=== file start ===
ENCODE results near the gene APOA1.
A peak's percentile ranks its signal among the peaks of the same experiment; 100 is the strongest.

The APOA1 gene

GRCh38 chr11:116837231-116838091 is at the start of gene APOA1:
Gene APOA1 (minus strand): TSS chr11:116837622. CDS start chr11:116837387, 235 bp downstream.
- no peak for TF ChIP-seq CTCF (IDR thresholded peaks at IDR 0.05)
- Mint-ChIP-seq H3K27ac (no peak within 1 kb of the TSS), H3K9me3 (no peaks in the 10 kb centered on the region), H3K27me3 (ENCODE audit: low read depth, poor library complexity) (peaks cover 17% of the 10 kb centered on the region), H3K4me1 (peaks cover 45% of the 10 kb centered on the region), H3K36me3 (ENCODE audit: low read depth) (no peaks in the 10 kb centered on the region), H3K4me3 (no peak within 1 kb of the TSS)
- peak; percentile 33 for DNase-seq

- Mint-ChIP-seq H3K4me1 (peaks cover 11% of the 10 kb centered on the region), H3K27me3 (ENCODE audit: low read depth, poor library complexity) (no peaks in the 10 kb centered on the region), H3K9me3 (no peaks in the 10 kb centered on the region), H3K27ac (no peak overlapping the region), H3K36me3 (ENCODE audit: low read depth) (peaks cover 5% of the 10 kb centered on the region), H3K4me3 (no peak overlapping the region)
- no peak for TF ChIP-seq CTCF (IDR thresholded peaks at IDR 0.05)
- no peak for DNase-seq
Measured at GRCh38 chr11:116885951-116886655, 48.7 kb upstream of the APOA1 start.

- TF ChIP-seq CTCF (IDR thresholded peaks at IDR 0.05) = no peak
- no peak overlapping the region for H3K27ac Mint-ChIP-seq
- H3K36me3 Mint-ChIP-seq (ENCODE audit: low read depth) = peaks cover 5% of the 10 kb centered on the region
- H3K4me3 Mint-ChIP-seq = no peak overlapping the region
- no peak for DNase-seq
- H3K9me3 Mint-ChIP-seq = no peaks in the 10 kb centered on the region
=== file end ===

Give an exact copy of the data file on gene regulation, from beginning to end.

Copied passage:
ENCODE results near the gene APOA1.
A peak's percentile ranks its signal among the peaks of the same experiment; 100 is the strongest.

The APOA1 gene

GRCh38 chr11:116837231-116838091 is at the start of gene APOA1:
Gene APOA1 (minus strand): TSS chr11:116837622. CDS start chr11:116837387, 235 bp downstream.
- no peak for TF ChIP-seq CTCF (IDR thresholded peaks at IDR 0.05)
- Mint-ChIP-seq H3K27ac (no peak within 1 kb of the TSS), H3K9me3 (no peaks in the 10 kb centered on the region), H3K27me3 (ENCODE audit: low read depth, poor library complexity) (peaks cover 17% of the 10 kb centered on the region), H3K4me1 (peaks cover 45% of the 10 kb centered on the region), H3K36me3 (ENCODE audit: low read depth) (no peaks in the 10 kb centered on the region), H3K4me3 (no peak within 1 kb of the TSS)
- peak; percentile 33 for DNase-seq

- Mint-ChIP-seq H3K4me1 (peaks cover 11% of the 10 kb centered on the region), H3K27me3 (ENCODE audit: low read depth, poor library complexity) (no peaks in the 10 kb centered on the region), H3K9me3 (no peaks in the 10 kb centered on the region), H3K27ac (no peak overlapping the region), H3K36me3 (ENCODE audit: low read depth) (peaks cover 5% of the 10 kb centered on the region), H3K4me3 (no peak overlapping the region)
- no peak for TF ChIP-seq CTCF (IDR thresholded peaks at IDR 0.05)
- no peak for DNase-seq
Measured at GRCh38 chr11:116885951-116886655, 48.7 kb upstream of the APOA1 start.

- TF ChIP-seq CTCF (IDR thresholded peaks at IDR 0.05) = no peak
- no peak overlapping the region for H3K27ac Mint-ChIP-seq
- H3K36me3 Mint-ChIP-seq (ENCODE audit: low read depth) = peaks cover 5% of the 10 kb centered on the region
- H3K4me3 Mint-ChIP-seq = no peak overlapping the region
- no peak for DNase-seq
- H3K9me3 Mint-ChIP-seq = no peaks in the 10 kb centered on the region